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NonProfitView – It’s All About the Heart


NonProfitView
By Michael Castillo, American Heart Association

It’s all about your heart!
Friday, February 2nd is National Wear Red Day, a day dedicated to promoting women’s heart health and raising awareness that heart disease is the # 1 killer of Americans. This theme is carried throughout the month of February, which has been nationally designated as American Heart Month.

What exactly is American Heart Month? It’s a federally designated event and an ideal time to remind Americans to focus on their hearts and encourage them to get their families, friends and communities involved. Why, you ask? Cardiovascular disease, listed as the underlying cause of death, accounts for about 844,000 deaths in the US. That’s about 1 of every 3 deaths. About 2,300 Americans die of cardiovascular disease each day, an average of 1 death every 38 seconds. Cardiovascular diseases claim more lives each year than all forms of cancer and Chronic Lower Respiratory Disease combined.

The American Heart Association is working to change these statistics by funding research and developing programs to improve the health of all Americans. One such program is Go Red For Women. When the program was first developed, nearly 500,000 women were dying of heart disease each year, yet women weren’t paying attention. Heart disease was dispelled as a “man’s disease,” yet more women were dying from heart disease than men.

Even the symptoms of heart attack are different for men and women. What are the symptoms?

· uncomfortable pressure, squeezing, fullness or pain in the center of your chest that lasts more than a few minutes, or goes away and comes back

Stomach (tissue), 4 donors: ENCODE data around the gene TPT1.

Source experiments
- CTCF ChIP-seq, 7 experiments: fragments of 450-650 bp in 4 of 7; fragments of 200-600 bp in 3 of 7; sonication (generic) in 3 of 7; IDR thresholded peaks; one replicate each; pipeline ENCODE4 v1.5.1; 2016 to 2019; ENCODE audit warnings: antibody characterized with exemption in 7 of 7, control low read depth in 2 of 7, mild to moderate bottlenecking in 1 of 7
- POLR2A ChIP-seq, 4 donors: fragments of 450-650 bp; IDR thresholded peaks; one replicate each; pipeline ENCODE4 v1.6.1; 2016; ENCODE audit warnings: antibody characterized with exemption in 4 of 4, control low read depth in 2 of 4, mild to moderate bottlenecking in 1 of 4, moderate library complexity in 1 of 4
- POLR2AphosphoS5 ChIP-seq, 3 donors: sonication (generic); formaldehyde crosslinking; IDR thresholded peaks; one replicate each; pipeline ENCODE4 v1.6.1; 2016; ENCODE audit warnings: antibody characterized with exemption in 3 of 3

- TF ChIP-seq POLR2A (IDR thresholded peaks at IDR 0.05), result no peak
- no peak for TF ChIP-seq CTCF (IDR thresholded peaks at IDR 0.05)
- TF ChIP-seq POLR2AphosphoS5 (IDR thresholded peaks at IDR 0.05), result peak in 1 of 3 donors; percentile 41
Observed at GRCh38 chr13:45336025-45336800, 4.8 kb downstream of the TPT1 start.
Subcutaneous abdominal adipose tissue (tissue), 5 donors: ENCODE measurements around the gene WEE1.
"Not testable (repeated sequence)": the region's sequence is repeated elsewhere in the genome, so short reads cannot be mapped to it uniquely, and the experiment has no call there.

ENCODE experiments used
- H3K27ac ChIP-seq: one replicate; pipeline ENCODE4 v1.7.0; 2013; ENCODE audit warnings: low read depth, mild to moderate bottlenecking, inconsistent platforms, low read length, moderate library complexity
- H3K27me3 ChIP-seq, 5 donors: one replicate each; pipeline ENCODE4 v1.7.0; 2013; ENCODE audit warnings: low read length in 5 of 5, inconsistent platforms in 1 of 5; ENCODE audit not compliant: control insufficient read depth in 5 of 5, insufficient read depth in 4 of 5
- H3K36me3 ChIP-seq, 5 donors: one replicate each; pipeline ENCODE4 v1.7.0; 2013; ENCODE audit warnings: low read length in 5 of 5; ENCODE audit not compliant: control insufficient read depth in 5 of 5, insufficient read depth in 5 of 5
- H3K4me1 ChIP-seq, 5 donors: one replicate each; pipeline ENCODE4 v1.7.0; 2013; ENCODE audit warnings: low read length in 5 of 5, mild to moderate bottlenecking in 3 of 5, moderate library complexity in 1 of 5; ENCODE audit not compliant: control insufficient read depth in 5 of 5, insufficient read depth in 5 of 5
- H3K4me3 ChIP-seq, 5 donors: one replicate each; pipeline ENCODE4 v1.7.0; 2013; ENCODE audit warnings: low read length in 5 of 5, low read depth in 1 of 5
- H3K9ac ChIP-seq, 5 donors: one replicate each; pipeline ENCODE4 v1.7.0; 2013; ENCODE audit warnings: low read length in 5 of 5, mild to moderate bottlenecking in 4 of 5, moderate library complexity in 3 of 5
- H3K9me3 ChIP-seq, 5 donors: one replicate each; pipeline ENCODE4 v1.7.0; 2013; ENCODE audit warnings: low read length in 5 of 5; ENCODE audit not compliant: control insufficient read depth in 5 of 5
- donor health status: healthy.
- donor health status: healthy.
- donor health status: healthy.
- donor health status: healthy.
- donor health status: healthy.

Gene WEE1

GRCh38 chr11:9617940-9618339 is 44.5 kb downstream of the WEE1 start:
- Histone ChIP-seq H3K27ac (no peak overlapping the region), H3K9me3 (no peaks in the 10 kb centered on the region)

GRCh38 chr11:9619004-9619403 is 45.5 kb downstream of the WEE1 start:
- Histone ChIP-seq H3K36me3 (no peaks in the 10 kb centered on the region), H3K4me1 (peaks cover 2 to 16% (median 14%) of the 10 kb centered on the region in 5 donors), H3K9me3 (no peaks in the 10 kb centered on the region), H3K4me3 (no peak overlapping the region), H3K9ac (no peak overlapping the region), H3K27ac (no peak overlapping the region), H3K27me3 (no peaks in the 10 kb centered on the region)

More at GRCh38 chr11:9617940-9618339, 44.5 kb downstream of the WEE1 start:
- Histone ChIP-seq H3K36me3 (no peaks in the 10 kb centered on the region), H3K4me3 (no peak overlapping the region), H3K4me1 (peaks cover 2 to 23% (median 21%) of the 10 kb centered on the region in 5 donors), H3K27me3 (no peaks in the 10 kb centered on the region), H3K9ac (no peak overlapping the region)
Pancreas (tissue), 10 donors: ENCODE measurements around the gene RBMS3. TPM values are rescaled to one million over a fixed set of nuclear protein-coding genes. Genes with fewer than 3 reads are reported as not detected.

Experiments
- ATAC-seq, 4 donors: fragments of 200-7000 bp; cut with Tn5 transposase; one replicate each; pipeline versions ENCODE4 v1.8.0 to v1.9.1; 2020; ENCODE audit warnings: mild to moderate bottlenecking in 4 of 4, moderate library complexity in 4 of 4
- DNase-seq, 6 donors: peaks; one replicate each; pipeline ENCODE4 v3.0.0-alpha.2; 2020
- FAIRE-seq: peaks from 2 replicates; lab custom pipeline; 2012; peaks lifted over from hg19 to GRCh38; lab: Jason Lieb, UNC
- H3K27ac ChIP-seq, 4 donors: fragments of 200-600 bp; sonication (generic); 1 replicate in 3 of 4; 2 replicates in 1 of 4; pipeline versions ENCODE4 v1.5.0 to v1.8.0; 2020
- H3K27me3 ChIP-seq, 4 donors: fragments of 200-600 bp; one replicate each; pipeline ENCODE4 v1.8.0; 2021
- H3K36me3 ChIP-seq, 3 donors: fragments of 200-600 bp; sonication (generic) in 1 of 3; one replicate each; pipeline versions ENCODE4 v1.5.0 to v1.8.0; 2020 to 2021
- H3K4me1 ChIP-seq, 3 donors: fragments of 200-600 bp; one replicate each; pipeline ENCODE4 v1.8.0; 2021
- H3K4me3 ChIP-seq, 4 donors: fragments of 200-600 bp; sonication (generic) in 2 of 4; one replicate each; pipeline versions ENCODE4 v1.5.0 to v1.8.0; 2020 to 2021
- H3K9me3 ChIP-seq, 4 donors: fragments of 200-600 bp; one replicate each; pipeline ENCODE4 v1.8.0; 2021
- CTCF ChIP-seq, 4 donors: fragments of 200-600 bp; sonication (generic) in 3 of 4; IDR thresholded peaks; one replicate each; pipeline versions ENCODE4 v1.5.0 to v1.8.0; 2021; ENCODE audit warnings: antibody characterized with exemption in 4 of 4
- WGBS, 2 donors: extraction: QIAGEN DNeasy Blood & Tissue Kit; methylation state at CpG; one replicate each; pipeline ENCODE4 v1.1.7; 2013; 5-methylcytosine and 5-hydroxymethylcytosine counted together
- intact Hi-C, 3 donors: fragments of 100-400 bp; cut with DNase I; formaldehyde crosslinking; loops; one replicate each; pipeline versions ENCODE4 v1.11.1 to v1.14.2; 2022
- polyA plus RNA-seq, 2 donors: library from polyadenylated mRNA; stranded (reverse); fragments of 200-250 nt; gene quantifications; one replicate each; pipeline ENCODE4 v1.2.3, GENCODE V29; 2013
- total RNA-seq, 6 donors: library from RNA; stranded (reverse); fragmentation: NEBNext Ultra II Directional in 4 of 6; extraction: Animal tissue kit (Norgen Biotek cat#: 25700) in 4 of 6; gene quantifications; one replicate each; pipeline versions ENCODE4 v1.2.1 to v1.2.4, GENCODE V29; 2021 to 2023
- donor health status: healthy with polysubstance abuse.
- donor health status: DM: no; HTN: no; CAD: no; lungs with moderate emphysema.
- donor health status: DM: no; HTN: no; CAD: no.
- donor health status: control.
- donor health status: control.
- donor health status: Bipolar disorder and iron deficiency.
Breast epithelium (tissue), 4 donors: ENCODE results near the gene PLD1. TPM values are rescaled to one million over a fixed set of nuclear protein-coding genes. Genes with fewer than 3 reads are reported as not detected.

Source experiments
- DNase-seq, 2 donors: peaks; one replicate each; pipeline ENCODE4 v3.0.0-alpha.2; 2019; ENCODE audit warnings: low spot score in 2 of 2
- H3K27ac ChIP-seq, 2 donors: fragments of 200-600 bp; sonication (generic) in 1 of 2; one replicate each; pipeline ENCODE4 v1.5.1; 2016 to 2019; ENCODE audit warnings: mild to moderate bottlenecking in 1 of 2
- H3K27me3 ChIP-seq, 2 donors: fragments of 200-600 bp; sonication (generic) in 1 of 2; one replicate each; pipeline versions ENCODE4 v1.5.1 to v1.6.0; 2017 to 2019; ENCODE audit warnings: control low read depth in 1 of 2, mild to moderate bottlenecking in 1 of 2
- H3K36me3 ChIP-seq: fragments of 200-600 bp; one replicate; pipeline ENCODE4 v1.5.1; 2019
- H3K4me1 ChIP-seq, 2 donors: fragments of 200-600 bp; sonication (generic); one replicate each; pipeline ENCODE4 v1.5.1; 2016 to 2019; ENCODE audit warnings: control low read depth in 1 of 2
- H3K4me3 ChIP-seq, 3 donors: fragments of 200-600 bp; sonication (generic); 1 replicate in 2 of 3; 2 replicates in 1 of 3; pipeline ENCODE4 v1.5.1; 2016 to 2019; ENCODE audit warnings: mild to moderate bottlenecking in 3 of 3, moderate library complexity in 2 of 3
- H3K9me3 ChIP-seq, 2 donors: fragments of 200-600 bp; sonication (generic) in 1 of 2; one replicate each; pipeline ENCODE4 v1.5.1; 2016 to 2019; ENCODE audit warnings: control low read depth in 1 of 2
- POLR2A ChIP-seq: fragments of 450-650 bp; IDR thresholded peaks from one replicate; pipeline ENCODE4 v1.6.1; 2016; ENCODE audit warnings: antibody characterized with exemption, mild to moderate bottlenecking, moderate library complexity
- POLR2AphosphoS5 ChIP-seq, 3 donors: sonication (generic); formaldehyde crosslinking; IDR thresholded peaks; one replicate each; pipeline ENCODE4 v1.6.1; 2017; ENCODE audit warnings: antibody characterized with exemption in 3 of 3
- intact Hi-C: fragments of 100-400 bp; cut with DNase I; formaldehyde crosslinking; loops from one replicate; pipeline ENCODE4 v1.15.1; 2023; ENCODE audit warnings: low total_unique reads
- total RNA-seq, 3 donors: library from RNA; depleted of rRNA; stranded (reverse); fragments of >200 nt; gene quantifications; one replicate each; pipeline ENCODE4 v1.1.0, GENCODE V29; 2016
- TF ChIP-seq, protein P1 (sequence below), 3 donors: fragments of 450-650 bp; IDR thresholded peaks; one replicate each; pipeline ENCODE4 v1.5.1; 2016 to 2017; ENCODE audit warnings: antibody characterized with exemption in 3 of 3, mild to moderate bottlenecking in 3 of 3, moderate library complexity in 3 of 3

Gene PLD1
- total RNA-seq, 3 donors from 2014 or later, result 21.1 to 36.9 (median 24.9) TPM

· Pain or discomfort in one or both arms, the back, neck, jaw or stomach.

· Shortness of breath, with or without chest discomfort.

· Other signs such as breaking out in a cold sweat, nausea or lightheadedness.
As with men, the most common heart attack symptom in women is chest pain or discomfort. But it’s important to note that women are more likely to experience the other common symptoms, particularly shortness of breath, nausea/vomiting and back or jaw pain. If you experience any of these signs or symptoms, do not wait to call for help. Dial 9-1-1, make sure to follow the operator’s instructions and get to a hospital right away.

Go Red For Women has helped raise awareness and change the tide, but the fight is far from over. Cardiovascular diseases, which includes stroke, claim the life of a woman about every 80 seconds. But about 80 percent of cardiovascular diseases may be prevented with education and lifestyle change. That’s why it’s important to participate in events like National Wear Red Day so we can continue to raise awareness and save lives.

To celebrate this year, the American Heart Association is hosting an inaugural Modesto Wear Red Day celebration at Vintage Faire Mall between 10am-2pm. Emceed by DJ Madden of KHOP 95.1, the event will feature free health screenings from local Go Red For Women cause sponsor Sutter Heart & Vascular Institute, CPR training, lipstick matching from Macy’s, and more activities for the whole family. Most importantly, don’t forget to wear red! For more information, please call 209-598-8220. #GoRedModesto

SAVE THE DATE: Go Red For Women luncheon, Friday, May 4th at Modesto Centre Plaza. 10am-2pm. Includes heart healthy luncheon and health fair with free health screenings, educational breakouts, shopping opportunities and more! For more information and sponsorship opportunities, contact katie.malone@heart.org<mailto:katie.malone@heart.org>.

SAVE THE DATE: Stanislaus Heart & Stroke Walk, Saturday, September 15th, 2018. Form your team today! For more information and sponsorship opportunities, visit www.StanislausHeartWalk.org or contact ann.leale@heart.org<mailto:ann.leale@heart.org>.

CALLING ALL SURVIVORS! Do you have a story you’d like to share, or just want to help raise awareness about heart disease and stroke? We’d love to hear from you! Contact ann.leale@heart.org<mailto:ann.leale@heart.org> to see how you can get involved.

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